Our new series highlights the work of different ESLR society members. Today, we hear from Michael Chimento, a PhD candidate at the Max Planck Institute of Animal Behavior, about his research.

Hello! I’m a second year PhD candidate at the Max Planck Institute of Animal Behavior, working in the Aplin Lab of Cognitive and Cultural Ecology. I use captive great tits (Parus major) as a model system to explore questions related to cultural evolution of efficiency and complexity. I am especially curious how demographic conditions, such as population size and turnover, may affect cultural outcomes. Tied up in this study are behavioral ecology questions related to individual variation in cognition, especially payoff evaluation and behavioral policy decisions. Great tits are a useful system for these kinds of questions, since they socially learn novel foraging behaviors and forage in fission-fusion mixed-species flocks during the hard winter months. My captive experiments use automated data capture for collecting identity and behavioral information without disturbing the birds. Luckily, I enjoy programming in Python, and work with my lab mates to develop custom software solutions. Additionally, my MSc thesis at the University of Edinburgh used an agent-based model to test hypotheses related to network position and language evolution, and I now use these skills to construct ABMs for hypothesis verification.

My journey in academia didn’t follow the traditional path, and I never expected to end up doing a PhD involving fieldwork with birds in a biology department. I mention this in case there is a reader who wants to pursue higher education, but feels like they’re not a good fit because they have been out of school for too long, or studied the “wrong” thing. My work experience outside of academia gave me perspective on what a privilege it is to get paid to work on things that you want to work on, which has served as motivational fodder for tough times during the PhD. Further, if your interests have changed since your undergrad years, it isn’t a problem if you approach learning with a growth mindset, and are willing to put in the work self-studying!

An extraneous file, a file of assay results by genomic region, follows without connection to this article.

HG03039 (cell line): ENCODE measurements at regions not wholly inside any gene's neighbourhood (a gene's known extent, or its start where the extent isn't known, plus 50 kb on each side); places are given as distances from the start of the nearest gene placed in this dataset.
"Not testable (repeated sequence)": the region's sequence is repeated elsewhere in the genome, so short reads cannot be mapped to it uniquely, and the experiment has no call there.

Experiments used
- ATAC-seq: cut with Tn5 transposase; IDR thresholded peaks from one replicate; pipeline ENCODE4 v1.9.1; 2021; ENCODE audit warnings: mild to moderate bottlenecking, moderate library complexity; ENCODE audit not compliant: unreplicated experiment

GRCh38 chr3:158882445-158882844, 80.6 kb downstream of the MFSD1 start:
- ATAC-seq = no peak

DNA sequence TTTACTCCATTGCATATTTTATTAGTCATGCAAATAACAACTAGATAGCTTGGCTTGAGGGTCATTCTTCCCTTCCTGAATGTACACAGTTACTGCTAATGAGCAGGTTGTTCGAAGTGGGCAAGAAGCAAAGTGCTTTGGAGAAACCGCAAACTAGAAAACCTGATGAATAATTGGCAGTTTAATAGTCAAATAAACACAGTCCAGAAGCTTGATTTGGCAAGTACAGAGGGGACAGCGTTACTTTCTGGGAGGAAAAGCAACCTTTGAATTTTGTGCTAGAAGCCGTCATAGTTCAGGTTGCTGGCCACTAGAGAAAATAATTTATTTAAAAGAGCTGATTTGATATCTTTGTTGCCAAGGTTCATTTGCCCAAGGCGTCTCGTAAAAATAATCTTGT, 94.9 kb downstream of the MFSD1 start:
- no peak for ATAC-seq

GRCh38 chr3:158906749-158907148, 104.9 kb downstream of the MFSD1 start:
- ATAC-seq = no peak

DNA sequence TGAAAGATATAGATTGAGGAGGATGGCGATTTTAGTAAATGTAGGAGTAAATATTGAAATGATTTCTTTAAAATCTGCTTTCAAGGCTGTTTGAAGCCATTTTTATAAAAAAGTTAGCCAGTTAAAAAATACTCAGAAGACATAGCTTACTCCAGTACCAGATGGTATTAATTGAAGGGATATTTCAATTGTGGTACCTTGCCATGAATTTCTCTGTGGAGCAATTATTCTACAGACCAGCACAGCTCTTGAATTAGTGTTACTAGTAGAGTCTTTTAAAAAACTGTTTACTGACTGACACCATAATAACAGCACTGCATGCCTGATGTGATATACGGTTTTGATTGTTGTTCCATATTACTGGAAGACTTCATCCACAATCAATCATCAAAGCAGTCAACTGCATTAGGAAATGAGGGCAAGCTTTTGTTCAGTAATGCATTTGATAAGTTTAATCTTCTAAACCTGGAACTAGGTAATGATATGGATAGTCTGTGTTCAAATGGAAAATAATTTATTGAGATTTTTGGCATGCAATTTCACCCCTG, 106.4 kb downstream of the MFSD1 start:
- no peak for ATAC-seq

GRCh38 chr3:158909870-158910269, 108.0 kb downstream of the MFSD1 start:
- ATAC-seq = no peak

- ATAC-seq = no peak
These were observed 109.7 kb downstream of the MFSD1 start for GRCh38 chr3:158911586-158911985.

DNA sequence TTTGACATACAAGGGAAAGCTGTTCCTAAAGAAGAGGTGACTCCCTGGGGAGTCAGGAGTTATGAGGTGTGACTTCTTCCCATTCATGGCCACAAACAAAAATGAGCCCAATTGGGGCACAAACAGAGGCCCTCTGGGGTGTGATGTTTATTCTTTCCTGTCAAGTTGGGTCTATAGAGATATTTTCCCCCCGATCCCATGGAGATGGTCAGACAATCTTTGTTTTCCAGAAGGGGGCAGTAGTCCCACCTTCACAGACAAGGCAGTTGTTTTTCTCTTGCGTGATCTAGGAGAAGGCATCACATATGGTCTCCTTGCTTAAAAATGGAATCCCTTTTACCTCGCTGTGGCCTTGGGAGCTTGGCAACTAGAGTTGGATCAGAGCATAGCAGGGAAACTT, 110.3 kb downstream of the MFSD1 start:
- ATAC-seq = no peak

In fact, my bachelor’s education was a humanities degree in politics, with a focus on international relations and conflict. Admittedly not the happiest topics, but growing up through the Afghanistan and Iraq wars, I wanted to understand how and why the world was organized the way it was, and what motivated violent behavior at large scales. After my undergrad, I had no desire to stay in academia. I spent the first half of my twenties working, and made a short career of teaching English as a foreign language. While teaching, I often wondered how my students were learning and processing language, and why there was so much individual variation in learning strategies and outcomes. I wanted to seriously study this, so I made a risky decision to quit my job to complete an MSc in the evolution of language and cognition at the Centre for Language Evolution in Edinburgh. The risk paid off: it was a fantastic education and introduced me to the broader field of cultural evolution. I became very interested in convergent evolution of social learning and culture across species, and that led me to my current position. I’ve not only enjoyed my very non-linear, interdisciplinary education, but it’s proven valuable when approaching the topics I now focus on. And looking back to my undergrad, the CE framework provides an empirical, dispassionate tool to study political systems — a breath of fresh air after having been exposed to often polemic, rhetorical international relations literature. Ultimately, I hope that by studying and better understanding the basic mechanisms of culture in other animals, we can find clearer insight into our own, often confusing human behavior.